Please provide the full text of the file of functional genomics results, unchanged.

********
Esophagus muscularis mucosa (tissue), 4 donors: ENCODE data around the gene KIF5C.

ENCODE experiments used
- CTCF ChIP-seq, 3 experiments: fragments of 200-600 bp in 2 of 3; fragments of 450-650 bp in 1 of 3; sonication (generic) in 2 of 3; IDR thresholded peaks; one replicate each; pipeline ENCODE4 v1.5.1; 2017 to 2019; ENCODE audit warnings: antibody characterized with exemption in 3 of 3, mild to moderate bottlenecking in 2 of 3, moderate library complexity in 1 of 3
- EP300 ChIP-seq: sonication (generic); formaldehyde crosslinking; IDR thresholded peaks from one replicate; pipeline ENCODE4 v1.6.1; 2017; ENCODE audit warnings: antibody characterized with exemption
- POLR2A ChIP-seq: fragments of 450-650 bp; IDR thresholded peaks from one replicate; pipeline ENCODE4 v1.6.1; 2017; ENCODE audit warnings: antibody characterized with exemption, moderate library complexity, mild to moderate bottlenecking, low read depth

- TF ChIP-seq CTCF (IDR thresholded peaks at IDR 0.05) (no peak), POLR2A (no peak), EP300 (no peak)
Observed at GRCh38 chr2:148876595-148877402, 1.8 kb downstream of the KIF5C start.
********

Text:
Esophagus muscularis mucosa (tissue), 4 donors: ENCODE data around the gene KIF5C.

ENCODE experiments used
- CTCF ChIP-seq, 3 experiments: fragments of 200-600 bp in 2 of 3; fragments of 450-650 bp in 1 of 3; sonication (generic) in 2 of 3; IDR thresholded peaks; one replicate each; pipeline ENCODE4 v1.5.1; 2017 to 2019; ENCODE audit warnings: antibody characterized with exemption in 3 of 3, mild to moderate bottlenecking in 2 of 3, moderate library complexity in 1 of 3
- EP300 ChIP-seq: sonication (generic); formaldehyde crosslinking; IDR thresholded peaks from one replicate; pipeline ENCODE4 v1.6.1; 2017; ENCODE audit warnings: antibody characterized with exemption
- POLR2A ChIP-seq: fragments of 450-650 bp; IDR thresholded peaks from one replicate; pipeline ENCODE4 v1.6.1; 2017; ENCODE audit warnings: antibody characterized with exemption, moderate library complexity, mild to moderate bottlenecking, low read depth

- TF ChIP-seq CTCF (IDR thresholded peaks at IDR 0.05) (no peak), POLR2A (no peak), EP300 (no peak)
Observed at GRCh38 chr2:148876595-148877402, 1.8 kb downstream of the KIF5C start.